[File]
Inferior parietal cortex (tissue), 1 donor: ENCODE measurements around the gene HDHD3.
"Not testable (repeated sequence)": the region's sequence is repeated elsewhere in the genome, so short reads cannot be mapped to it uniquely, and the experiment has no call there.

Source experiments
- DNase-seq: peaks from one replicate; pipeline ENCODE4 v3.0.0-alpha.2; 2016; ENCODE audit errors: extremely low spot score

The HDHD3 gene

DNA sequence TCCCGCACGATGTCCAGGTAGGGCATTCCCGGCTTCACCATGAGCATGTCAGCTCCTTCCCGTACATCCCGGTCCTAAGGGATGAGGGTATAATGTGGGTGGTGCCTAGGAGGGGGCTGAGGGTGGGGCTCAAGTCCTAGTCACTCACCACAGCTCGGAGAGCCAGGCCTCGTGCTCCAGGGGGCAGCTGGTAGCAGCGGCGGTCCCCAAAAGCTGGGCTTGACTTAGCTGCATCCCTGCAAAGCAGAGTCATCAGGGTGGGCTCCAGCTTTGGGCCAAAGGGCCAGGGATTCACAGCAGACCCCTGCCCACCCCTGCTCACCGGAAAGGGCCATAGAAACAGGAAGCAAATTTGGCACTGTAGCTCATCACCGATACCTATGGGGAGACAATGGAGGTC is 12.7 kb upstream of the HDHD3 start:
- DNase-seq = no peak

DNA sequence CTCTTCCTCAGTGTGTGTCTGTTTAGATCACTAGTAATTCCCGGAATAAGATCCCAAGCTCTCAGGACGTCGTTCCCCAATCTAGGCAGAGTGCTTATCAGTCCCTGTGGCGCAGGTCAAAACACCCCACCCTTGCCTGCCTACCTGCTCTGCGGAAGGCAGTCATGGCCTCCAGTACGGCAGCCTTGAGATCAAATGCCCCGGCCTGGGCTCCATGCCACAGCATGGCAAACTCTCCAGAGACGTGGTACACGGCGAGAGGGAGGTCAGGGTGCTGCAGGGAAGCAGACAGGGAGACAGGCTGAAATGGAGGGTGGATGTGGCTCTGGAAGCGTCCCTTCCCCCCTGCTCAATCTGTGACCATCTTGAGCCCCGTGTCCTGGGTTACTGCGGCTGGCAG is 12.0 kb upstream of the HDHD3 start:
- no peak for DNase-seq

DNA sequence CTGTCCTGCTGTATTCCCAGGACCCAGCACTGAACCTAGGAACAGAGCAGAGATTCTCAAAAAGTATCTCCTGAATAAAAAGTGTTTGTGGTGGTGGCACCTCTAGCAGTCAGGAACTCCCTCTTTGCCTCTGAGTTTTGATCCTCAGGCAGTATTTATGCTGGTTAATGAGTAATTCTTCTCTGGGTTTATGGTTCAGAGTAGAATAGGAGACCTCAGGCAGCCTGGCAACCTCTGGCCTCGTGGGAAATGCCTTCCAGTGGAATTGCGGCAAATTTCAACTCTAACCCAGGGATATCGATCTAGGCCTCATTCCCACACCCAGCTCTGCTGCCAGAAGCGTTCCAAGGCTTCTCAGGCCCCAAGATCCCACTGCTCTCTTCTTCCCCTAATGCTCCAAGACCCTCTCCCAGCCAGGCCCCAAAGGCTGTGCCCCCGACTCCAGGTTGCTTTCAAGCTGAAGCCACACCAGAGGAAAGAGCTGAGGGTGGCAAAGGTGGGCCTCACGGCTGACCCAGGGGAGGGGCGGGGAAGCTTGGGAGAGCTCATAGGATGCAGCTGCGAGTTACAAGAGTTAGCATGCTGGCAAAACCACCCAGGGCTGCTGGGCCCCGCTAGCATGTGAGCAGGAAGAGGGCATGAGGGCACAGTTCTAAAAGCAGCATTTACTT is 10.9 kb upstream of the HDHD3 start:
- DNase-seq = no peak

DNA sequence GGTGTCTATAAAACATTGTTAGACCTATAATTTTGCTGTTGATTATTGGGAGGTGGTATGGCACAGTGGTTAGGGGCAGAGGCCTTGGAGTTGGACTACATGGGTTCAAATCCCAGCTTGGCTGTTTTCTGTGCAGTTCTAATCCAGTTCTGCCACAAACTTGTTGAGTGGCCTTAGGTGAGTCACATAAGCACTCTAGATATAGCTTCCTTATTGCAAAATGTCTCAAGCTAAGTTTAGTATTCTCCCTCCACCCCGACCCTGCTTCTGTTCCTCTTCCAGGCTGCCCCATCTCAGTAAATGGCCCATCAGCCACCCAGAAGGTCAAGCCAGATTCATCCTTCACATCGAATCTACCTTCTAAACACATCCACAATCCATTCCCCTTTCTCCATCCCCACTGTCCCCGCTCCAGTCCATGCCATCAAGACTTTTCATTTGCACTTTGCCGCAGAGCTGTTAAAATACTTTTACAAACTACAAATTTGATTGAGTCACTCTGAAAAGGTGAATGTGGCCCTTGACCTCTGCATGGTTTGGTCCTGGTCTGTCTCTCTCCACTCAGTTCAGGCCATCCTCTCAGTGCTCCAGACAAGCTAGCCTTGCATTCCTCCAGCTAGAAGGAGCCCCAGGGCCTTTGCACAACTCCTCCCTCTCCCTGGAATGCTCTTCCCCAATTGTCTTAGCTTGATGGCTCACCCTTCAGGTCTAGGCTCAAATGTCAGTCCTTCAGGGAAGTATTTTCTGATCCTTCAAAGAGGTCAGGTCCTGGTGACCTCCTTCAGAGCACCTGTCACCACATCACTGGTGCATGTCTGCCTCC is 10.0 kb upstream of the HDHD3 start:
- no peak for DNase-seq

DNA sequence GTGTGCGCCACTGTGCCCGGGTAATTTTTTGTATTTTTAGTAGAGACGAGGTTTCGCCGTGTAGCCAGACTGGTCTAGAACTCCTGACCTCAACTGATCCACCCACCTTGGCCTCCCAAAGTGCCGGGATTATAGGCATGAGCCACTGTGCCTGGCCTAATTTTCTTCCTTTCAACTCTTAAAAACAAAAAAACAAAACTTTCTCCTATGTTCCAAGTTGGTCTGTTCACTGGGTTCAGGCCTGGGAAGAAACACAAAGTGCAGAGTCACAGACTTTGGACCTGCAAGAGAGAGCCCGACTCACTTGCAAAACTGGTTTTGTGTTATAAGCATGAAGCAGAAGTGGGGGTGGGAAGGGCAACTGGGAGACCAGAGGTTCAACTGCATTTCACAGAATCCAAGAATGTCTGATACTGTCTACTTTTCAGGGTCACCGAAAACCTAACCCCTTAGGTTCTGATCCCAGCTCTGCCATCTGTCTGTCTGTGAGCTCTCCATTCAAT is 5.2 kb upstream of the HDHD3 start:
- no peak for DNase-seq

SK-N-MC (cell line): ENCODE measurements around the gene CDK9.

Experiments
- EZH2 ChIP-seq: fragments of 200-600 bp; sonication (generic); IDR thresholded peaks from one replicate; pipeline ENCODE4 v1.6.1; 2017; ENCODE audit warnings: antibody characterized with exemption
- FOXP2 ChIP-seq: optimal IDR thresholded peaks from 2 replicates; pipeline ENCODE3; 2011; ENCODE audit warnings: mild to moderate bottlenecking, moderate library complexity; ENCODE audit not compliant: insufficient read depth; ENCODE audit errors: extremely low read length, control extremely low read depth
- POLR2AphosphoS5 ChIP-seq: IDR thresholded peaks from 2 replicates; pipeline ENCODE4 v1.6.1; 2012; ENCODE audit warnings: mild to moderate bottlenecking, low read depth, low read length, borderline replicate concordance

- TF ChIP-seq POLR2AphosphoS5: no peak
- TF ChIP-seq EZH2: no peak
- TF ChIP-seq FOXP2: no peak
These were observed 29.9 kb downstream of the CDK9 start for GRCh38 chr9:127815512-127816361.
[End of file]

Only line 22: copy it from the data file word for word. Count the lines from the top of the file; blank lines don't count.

- TF ChIP-seq EZH2: no peak